orbital sulci
Acronym: orbs
The term orbital sulci refers to superficial features of the ventral surface of the frontal lobe. In the human it is an H-shaped complex of intersecting grooves all of which are called simply 'orbital sulcus' ( Mai-1997; Ono-1990 ). Some authors refer to the groove forming the crossbar of the H as the transverse orbital sulcus ( Szikla-1977 ). The convolution between the legs of the H caudal to the transverse orbital sulcus is the posterior orbital gyrus; that rostral to the crossbar is the lateral orbital gyrus. About 60% of humans have an unnamed sulcus extending from the transverse orbital sulcus rostrally toward the frontal pole ( Ono-1990 ). When that is present it adds an intermediate orbital gyrus to the lateral orbital gyrus rostral to the transverse sulcus. The convolution medial to the H is the straight gyrus; that lateral to the H is the orbital part of the inferior frontal gyrus ( Mai-1997 ).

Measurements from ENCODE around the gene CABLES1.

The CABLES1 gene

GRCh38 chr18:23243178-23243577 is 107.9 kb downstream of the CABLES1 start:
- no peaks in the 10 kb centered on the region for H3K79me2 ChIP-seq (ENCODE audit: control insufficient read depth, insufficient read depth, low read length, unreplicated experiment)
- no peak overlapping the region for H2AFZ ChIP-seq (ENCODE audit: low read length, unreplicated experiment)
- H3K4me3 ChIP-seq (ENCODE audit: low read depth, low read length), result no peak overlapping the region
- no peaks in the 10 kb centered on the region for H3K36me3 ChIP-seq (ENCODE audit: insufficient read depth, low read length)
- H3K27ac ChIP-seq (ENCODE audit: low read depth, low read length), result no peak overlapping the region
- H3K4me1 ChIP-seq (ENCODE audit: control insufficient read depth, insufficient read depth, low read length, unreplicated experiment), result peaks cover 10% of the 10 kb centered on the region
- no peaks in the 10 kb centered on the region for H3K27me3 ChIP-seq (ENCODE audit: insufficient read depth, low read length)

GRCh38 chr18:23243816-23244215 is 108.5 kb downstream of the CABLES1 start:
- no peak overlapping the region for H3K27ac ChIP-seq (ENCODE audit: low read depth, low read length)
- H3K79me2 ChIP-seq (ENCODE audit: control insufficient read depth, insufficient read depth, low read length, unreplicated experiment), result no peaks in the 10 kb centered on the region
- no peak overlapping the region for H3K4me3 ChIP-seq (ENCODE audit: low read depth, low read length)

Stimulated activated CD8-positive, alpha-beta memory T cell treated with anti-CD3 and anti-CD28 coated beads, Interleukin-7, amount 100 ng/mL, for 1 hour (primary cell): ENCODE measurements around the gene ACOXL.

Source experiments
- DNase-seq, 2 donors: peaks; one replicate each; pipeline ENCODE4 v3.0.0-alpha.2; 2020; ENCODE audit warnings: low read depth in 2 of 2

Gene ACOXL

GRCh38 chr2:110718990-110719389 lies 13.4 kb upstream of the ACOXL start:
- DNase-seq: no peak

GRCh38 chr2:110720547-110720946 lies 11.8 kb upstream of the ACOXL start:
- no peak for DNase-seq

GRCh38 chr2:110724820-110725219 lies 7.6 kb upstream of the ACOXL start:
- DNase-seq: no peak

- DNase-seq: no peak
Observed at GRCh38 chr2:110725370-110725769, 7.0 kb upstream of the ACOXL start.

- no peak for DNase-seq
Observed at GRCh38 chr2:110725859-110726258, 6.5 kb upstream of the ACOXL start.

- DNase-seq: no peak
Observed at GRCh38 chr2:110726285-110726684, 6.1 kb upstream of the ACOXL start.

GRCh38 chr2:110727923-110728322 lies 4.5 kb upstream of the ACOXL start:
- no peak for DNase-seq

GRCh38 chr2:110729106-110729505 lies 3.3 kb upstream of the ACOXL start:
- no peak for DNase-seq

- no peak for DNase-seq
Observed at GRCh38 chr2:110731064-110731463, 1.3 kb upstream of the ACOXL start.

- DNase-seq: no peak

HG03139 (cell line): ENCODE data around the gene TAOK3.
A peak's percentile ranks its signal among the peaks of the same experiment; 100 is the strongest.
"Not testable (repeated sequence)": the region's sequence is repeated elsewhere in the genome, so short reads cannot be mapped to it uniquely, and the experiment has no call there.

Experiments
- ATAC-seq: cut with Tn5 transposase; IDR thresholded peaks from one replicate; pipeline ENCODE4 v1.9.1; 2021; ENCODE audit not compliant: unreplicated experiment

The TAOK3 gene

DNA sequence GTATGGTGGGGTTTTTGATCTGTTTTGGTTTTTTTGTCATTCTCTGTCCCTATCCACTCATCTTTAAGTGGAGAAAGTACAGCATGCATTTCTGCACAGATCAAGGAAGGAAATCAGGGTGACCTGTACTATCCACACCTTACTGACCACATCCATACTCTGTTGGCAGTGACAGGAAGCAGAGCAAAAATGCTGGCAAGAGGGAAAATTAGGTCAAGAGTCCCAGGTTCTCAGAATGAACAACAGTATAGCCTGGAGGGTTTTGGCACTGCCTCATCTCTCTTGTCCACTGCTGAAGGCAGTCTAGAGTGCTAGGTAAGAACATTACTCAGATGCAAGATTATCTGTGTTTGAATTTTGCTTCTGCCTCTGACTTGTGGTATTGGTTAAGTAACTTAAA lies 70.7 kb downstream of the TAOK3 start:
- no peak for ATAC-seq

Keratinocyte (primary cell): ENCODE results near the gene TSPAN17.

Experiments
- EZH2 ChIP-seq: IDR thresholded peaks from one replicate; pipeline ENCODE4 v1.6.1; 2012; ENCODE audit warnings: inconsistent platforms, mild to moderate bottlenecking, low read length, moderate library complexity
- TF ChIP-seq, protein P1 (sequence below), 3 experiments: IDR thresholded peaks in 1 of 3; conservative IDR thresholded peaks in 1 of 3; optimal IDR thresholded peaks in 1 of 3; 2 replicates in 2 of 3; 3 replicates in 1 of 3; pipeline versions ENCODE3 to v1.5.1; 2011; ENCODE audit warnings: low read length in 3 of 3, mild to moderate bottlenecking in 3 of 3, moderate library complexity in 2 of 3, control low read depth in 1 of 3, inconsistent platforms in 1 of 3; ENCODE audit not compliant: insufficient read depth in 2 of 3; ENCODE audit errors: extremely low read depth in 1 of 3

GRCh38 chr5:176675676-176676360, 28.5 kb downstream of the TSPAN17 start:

In the macaque the ventral surface of the frontal lobe has two sulci, which correspond to the legs of the H in the human: the medial orbital sulcus and the lateral orbital sulcus. The convolution between them is the lateral orbital gyrus ( Martin-2000 ). Some have an intermediate orbital sulcus located between and parallel to the medial and lateral sulci ( Paxinos-2009a ). As in the human, the convolution medial to the medial orbital sulcus is the straight gyrus. The convolution lateral to it is the fronto-orbital gyrus. The macaque does not have a transverse orbital sulcus ( NeuroNames ).
     Equivalent structures are not found in the smooth cerebral cortex of the rat or mouse ( NeuroNames ).

Also known as: No other name for this structure has appeared in PubMed.NeuroNames ID : 79


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